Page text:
Whenever State medical systems have been created they have proved to be a mistake. Statist politicians in other countries drool over the NHS and claim that it is a success. But they only claim it is a success because they are told it is a success and because they want it to be a success. If they looked at it closely they would realise that it is a failure. The truth about the medical system the rest of the world is told is wonderful and wants to emulate is that it kills people at great expense.

The NHS has shown us only too vividly that the Government really has no place in health care. A Government controlled health service is unhealthy for everyone. The State way is to take all the authority and the responsibility away from people. And that is, in the end, disastrous. Patients have been taught to become totally dependent on the system and more aware of their rights than of their responsibilities. By deliberately and systematically taking over responsibility for our health, and by ignoring the fact that in the majority of illnesses the body can heal itself, NHS doctors have increased the demand for resources and they have produced a new type of medical problem: doctor-induced illness in patients who never needed treatment in the first place. The 21st century craze for interventionism is slowly killing us. The sad truth is that in the 19th century health care was long on charity and short on science. Today, health care is long on science but short, woefully short, on charity and understanding.

And things have been made infinitely worse by the fact that political changes have put enormous pressure on a poorly designed health service. Now that Britain is part of the European superstate, and run by the European Union's meddling bureaucrats, the nation no longer has any control over the number of people allowed into the country. This is a problem because the Government has not built up enough infrastructure to cope with all the immigrants. The NHS (like Britain's roads, our drains and our water supplies) is essentially Victorian and cannot cope. And so now the overpopulated UK is in crisis. And now that former Prime Minister Brown has wrecked the economy for generations to come the infrastructure will never be repaired or brought up to standard to cope with the people who are flooding in. (The only good thing is that the floods coming in will stop soon because, thanks to EU distributions, countries such as Poland and Romania are improving rapidly and will soon be more prosperous than the United Kingdom and offer better health service facilities.)

The real tragedy is that no one in politics (or the medical establishment) will ever dare question the usefulness or purpose of the NHS. Institutional cowardice means that politicians will refuse even to consider the possibility of closing down a dangerous administrative nightmare. And sheer professional greed and self-interest means that doctors (who know they would never make as much money if they were in private practice) will never campaign for the abolition of the golden goose. Instead of fighting against the system on behalf of their patients, doctors now are the system. Doctors and nurses have become institutionalised. They are part of the State. They have been bought, indoctrinated and incorporated into the bureaucracy. And the tragedy is compounded by the fact that patients have been isolated by that same system.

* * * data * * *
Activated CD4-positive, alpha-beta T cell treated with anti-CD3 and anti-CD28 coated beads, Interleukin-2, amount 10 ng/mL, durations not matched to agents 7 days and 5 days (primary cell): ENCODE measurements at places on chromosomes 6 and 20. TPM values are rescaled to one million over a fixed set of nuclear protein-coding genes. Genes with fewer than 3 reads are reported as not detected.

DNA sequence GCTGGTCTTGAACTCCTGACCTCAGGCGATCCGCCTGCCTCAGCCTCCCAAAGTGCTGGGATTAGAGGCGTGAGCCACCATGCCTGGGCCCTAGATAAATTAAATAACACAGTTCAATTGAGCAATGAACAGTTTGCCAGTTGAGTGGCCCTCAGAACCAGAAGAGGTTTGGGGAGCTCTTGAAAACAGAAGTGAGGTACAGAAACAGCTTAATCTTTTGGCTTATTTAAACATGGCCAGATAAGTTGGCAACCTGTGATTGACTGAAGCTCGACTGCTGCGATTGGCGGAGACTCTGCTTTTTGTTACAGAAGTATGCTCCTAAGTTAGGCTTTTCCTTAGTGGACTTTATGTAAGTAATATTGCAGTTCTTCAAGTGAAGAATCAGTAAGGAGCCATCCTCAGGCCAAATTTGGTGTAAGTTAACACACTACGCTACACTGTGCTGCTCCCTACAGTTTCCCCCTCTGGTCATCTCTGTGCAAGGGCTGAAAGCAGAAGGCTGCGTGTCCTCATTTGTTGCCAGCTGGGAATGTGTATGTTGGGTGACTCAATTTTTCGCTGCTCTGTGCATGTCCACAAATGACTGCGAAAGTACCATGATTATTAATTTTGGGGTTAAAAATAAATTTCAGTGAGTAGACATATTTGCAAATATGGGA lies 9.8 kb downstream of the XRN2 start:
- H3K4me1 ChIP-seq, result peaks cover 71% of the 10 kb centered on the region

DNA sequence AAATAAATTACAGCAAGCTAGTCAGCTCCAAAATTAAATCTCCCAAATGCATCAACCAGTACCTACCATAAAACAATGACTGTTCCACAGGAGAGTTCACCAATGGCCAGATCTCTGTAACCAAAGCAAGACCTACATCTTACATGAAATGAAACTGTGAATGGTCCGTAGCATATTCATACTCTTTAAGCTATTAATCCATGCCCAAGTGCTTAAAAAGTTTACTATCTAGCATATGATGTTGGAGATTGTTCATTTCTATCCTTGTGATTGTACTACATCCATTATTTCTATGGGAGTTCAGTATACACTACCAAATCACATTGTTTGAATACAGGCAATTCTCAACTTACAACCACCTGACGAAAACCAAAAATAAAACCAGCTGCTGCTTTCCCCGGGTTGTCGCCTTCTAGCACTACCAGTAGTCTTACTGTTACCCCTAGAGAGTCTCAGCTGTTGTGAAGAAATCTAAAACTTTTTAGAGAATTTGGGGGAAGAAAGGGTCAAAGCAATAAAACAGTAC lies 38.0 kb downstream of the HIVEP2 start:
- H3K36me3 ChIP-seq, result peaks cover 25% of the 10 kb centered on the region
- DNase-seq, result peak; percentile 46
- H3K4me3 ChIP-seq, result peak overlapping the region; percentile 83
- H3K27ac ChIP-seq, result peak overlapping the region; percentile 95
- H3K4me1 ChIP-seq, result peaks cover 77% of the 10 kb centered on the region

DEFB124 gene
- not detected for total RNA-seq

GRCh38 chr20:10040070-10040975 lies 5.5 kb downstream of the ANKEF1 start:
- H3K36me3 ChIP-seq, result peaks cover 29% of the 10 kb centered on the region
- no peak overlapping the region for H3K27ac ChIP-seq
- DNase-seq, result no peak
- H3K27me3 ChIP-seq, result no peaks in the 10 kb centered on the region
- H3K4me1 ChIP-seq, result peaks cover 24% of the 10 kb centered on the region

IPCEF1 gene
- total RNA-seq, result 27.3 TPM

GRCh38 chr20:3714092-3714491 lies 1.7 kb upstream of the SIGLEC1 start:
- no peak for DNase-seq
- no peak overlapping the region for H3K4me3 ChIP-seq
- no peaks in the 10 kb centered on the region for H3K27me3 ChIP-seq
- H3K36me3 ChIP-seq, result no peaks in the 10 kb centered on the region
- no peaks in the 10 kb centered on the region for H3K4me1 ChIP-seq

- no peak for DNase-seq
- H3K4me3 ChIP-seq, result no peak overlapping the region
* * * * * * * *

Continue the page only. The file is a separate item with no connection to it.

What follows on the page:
Doctors and nurses are now making big money out of the Government. They fight for their own pay and conditions of service but no longer fight for the patients they are paid (and professionally and morally obliged) to serve.

Britain has an increasingly incompetent, increasingly expensive and decreasingly trustworthy infrastructure. We can no longer trust the police to keep our streets safe. We are abused by loutish border guards if we dare to leave the country. We are treated as criminals by the Gestapo-like clerks working for HMRC. And the main purpose of the NHS is now to provide wealth, security and a leisurely existence for the vast army of lazy, self-centred ruffians who work for it. Doctors and nurses have (like long-stay patients) become institutionalised. They accept everything and question nothing. They have sold their souls to the State. There are much better ways to provide free health care than by allowing the State to run things.

Medicine is now owned and controlled by politicians and drug companies and bureaucrats. They make the rules, pull the strings and although it is taxpayers who pay the piper it is the corporate string pullers who choose the tunes. Doctors and nurses are not on our side. They are on their side. Too many are now officious and spiteful; beholden to the rules. And it is all happening everywhere in the world. Medicine is becoming increasingly institutionalised and state-controlled. The evil trinity (State, medical profession and drug industry) has gone global.

Copyright Vernon Coleman 2012 Taken from Do Doctors And Nurses Kill More People Than Cancer? by Vernon Coleman. This book is published by EMJ Books. For details of how to purchase a copy please visit the shop on this website.